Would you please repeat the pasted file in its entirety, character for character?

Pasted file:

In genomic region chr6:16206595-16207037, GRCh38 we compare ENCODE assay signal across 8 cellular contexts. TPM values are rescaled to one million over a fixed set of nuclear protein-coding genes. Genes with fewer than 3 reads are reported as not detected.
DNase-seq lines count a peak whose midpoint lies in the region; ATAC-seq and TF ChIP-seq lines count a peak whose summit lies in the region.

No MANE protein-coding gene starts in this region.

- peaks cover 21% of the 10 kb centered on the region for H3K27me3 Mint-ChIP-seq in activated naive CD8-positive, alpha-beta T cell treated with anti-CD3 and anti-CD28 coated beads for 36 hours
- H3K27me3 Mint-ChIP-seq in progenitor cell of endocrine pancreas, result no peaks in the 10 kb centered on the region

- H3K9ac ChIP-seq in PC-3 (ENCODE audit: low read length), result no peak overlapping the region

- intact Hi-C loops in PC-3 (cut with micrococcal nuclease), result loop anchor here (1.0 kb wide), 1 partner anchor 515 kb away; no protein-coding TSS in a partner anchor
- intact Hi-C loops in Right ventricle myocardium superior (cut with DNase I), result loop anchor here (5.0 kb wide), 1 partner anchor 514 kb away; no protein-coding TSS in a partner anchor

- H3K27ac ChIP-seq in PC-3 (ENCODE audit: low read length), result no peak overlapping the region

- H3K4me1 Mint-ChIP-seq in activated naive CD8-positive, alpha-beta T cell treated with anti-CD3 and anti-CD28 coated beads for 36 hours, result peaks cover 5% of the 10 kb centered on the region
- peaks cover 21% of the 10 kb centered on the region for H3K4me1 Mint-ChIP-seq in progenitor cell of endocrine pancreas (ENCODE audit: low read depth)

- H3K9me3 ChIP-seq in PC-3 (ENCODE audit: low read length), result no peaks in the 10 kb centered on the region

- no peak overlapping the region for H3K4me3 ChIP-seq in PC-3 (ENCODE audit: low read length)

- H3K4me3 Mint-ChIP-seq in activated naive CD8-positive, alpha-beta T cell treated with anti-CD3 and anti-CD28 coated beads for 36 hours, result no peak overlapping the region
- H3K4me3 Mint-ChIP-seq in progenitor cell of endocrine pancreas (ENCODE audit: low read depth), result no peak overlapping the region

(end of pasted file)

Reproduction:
In genomic region chr6:16206595-16207037, GRCh38 we compare ENCODE assay signal across 8 cellular contexts. TPM values are rescaled to one million over a fixed set of nuclear protein-coding genes. Genes with fewer than 3 reads are reported as not detected.
DNase-seq lines count a peak whose midpoint lies in the region; ATAC-seq and TF ChIP-seq lines count a peak whose summit lies in the region.

No MANE protein-coding gene starts in this region.

- peaks cover 21% of the 10 kb centered on the region for H3K27me3 Mint-ChIP-seq in activated naive CD8-positive, alpha-beta T cell treated with anti-CD3 and anti-CD28 coated beads for 36 hours
- H3K27me3 Mint-ChIP-seq in progenitor cell of endocrine pancreas, result no peaks in the 10 kb centered on the region

- H3K9ac ChIP-seq in PC-3 (ENCODE audit: low read length), result no peak overlapping the region

- intact Hi-C loops in PC-3 (cut with micrococcal nuclease), result loop anchor here (1.0 kb wide), 1 partner anchor 515 kb away; no protein-coding TSS in a partner anchor
- intact Hi-C loops in Right ventricle myocardium superior (cut with DNase I), result loop anchor here (5.0 kb wide), 1 partner anchor 514 kb away; no protein-coding TSS in a partner anchor

- H3K27ac ChIP-seq in PC-3 (ENCODE audit: low read length), result no peak overlapping the region

- H3K4me1 Mint-ChIP-seq in activated naive CD8-positive, alpha-beta T cell treated with anti-CD3 and anti-CD28 coated beads for 36 hours, result peaks cover 5% of the 10 kb centered on the region
- peaks cover 21% of the 10 kb centered on the region for H3K4me1 Mint-ChIP-seq in progenitor cell of endocrine pancreas (ENCODE audit: low read depth)

- H3K9me3 ChIP-seq in PC-3 (ENCODE audit: low read length), result no peaks in the 10 kb centered on the region

- no peak overlapping the region for H3K4me3 ChIP-seq in PC-3 (ENCODE audit: low read length)

- H3K4me3 Mint-ChIP-seq in activated naive CD8-positive, alpha-beta T cell treated with anti-CD3 and anti-CD28 coated beads for 36 hours, result no peak overlapping the region
- H3K4me3 Mint-ChIP-seq in progenitor cell of endocrine pancreas (ENCODE audit: low read depth), result no peak overlapping the region